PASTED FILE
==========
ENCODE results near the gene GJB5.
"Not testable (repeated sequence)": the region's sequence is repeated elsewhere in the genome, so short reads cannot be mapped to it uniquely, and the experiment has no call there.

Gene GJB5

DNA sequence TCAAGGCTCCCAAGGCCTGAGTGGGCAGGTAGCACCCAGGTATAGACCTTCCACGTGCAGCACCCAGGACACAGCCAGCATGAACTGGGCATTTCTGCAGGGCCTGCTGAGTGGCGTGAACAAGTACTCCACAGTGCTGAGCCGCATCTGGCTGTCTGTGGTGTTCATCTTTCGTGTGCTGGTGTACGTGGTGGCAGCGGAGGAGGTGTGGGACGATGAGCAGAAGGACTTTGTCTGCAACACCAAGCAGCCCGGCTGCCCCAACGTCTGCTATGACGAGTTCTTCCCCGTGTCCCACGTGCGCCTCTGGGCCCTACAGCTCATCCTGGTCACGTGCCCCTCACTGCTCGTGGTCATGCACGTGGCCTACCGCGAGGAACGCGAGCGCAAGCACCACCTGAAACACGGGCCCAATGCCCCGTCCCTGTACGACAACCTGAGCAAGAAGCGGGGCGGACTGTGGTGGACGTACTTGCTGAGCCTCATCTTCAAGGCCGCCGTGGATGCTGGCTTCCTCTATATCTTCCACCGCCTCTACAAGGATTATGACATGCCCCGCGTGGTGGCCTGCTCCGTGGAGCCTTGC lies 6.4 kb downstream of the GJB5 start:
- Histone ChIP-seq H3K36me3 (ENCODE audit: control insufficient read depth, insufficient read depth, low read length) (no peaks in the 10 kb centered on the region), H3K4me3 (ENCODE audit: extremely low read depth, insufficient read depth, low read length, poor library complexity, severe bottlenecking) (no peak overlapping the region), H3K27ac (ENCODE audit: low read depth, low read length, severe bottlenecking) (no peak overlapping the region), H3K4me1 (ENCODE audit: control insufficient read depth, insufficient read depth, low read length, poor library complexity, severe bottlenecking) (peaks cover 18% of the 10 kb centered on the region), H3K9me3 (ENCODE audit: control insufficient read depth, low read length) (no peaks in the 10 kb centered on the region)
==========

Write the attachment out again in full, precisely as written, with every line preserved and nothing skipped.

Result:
ENCODE results near the gene GJB5.
"Not testable (repeated sequence)": the region's sequence is repeated elsewhere in the genome, so short reads cannot be mapped to it uniquely, and the experiment has no call there.

Gene GJB5

DNA sequence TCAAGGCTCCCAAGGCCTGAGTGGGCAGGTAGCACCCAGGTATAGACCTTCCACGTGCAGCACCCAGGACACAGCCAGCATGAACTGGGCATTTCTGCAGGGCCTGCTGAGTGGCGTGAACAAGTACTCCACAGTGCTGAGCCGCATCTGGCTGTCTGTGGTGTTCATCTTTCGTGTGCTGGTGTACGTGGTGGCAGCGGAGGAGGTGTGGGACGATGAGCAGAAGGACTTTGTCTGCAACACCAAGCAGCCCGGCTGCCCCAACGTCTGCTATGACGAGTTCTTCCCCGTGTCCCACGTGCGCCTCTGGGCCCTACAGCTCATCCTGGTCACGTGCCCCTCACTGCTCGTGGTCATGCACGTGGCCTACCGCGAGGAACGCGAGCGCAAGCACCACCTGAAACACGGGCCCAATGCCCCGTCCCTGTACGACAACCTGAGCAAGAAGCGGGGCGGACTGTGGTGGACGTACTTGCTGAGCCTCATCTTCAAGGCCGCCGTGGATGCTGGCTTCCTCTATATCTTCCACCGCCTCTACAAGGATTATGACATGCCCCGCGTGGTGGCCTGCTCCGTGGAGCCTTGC lies 6.4 kb downstream of the GJB5 start:
- Histone ChIP-seq H3K36me3 (ENCODE audit: control insufficient read depth, insufficient read depth, low read length) (no peaks in the 10 kb centered on the region), H3K4me3 (ENCODE audit: extremely low read depth, insufficient read depth, low read length, poor library complexity, severe bottlenecking) (no peak overlapping the region), H3K27ac (ENCODE audit: low read depth, low read length, severe bottlenecking) (no peak overlapping the region), H3K4me1 (ENCODE audit: control insufficient read depth, insufficient read depth, low read length, poor library complexity, severe bottlenecking) (peaks cover 18% of the 10 kb centered on the region), H3K9me3 (ENCODE audit: control insufficient read depth, low read length) (no peaks in the 10 kb centered on the region)